SST experience: serving World Vision

rances Fonseca, a sophomore stands with Brizaida, her sponsored child

rances Fonseca, a sophomore stands with Brizaida, her sponsored child

Elizabeth Derstine
Contributing Writer
elizabethrd@goshen.edu

Briziada, 5 years old, makes a two-hour trek down a mountain in Ausangate with her 4 siblings and parents to the area World Vision project office. At the same time, Frances Fonseca, Goshen College second-year, stomach filled with butterflies, bumps along the three hour ride between that office and her host home in Cuzco.  Fonseca, on Peru SST, was spending the six-week service portion working for World Vision.

World Vision is a Christian nonprofit that began in the 1950s and focuses on the well being of children around the world.  The organization uses a sponsorship system to raise money that improves the education and health of the local community. A portion of the mission statement reads,“ [World Vision is a] transformational development that is community-based and sustainable, focused especially on the needs of children.”

Fonseca’s first couple days with World Vision were filled with office work but lacked the tedium Fonseca feared would accompany the tasks. After requesting that her SST leaders place her at a location that utilized her bilingual skills, Fonseca dreaded the possibility of days occupied with office tasks. However, after spending the initial days reading up on the mission of World Vision and translating mail that passed between sponsors and their sponsored child, Fonseca came to feel the same passion that her coworkers did.  “Everyone around me was so passionate about the work they did; they were happy to come to work in the mornings,” she said.

In the second week, Fonseca’s boss Patricia Pacheco began finding ways for her to be involved in the fieldwork.  Fonseca visited various locations of the 6 area development programs and aided by facilitating interpretation when sponsors came to visit children, keeping records on the children with which the organization was working and passing out snacks.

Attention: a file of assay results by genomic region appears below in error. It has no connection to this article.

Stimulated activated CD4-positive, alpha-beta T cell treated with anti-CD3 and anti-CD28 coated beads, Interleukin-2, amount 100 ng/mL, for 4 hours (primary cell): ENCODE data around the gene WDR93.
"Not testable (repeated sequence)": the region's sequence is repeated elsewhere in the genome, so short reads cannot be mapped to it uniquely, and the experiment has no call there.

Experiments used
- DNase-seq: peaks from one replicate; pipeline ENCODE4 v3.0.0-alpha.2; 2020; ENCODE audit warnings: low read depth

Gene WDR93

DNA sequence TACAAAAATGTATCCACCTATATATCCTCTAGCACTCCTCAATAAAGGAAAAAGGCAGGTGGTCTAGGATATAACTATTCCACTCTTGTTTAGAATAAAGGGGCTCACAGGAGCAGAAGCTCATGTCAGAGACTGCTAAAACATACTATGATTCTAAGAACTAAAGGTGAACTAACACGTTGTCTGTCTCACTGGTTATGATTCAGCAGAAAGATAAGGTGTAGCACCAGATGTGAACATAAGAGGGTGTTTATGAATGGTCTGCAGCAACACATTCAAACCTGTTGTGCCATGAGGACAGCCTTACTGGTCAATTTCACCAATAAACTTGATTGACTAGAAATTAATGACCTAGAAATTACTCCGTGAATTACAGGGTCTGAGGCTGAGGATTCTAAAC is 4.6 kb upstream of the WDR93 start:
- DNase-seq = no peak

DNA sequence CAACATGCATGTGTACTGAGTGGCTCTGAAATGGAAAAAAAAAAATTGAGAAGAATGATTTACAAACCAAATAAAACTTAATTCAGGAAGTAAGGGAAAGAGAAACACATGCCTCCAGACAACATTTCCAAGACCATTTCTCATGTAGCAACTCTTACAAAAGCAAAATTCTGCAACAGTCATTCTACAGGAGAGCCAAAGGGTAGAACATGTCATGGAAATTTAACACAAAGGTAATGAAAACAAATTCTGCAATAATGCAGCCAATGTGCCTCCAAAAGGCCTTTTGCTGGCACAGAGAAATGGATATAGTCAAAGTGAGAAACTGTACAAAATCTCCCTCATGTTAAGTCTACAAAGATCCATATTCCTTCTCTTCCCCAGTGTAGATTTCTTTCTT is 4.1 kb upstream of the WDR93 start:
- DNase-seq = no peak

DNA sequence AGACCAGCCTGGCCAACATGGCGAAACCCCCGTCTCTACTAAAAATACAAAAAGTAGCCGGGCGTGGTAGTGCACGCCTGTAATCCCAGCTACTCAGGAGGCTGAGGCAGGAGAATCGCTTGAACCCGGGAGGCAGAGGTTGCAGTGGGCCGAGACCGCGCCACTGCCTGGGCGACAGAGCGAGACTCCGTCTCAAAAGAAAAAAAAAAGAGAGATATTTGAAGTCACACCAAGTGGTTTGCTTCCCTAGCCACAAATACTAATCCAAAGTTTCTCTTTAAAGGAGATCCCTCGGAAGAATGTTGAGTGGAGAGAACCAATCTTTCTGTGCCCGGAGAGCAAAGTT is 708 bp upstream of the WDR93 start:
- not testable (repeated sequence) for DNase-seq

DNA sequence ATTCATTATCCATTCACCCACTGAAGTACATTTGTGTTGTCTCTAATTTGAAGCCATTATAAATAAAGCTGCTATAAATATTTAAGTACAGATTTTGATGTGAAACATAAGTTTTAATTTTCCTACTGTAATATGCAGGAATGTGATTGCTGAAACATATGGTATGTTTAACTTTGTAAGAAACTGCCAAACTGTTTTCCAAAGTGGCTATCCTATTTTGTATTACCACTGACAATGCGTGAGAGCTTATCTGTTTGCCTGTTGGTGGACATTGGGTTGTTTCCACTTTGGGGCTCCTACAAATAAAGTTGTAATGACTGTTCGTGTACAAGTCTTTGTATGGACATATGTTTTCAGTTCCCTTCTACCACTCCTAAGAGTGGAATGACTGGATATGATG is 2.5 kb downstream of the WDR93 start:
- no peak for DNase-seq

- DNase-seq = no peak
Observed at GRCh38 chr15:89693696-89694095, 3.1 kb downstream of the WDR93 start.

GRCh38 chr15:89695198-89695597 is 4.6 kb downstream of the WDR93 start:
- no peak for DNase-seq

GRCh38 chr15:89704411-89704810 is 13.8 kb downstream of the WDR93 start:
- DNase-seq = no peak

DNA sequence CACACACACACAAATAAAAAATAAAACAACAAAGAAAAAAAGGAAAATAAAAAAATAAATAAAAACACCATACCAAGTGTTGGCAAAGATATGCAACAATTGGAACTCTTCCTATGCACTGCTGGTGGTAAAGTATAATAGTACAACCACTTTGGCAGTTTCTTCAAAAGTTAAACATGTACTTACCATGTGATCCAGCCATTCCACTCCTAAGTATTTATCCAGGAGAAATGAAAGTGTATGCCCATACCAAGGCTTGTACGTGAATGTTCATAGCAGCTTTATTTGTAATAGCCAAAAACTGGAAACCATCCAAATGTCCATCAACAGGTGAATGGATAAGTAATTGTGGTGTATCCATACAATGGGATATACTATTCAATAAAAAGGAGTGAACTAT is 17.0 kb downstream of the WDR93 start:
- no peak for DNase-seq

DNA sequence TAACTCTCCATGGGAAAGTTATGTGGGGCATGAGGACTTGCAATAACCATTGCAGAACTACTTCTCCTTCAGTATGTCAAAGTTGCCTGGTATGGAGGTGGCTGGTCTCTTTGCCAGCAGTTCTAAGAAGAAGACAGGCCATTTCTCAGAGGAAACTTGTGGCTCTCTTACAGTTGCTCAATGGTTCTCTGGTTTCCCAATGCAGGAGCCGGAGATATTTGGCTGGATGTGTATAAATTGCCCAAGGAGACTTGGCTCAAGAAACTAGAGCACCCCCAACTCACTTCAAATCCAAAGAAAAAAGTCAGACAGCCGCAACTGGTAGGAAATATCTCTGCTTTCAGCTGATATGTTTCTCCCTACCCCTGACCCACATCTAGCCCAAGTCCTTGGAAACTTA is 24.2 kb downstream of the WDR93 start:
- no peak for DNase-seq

“I went to many, many development communities for field work and fell in love with at least one child if not all of them every time,” Fonseca said. She also experienced firsthand the effect sponsors had on the program. Along with aiding in monetary ways to help shape a better future for the child, the sponsoring creates a bond.  “When a sponsor sends a child a letter, I could see the smile on that child’s face knowing that someone they didn’t even know loved them that much,” Fonseca said.

“I met Briziada on November 17th,” Fonseca says, pausing and offering a wistful smile, “sorry if I cry.” While the general protocol requires a six-month turn-around time before a sponsor meets the child they have been sponsoring, the World Vision office pulled strings for Fonseca so she was able to see Briziada before she returned to the United States. Fonseca had only been sponsoring her for a month.

Briziada and her family, except her father, spoke no English or Spanish—only Quechua, a regional dialect. “It was the first time I had trouble communicating on SST,” said Fonseca. But communication often comes even when words won’t, and after Briziada, a shy child, warmed up to Fonseca, they spent the day playing with the toy kitchen Fonseca had brought her.  “I pray that by the time I am done sponsoring her that she will be encouraged to pursue further education because of her relationship with me,” said Fonseca.

Working with World Vision left Fonseca with a new view on her two cultures. “I appreciate where I come from. I am humbled about coming from the United States, but also blessed to be a Peruvian.”

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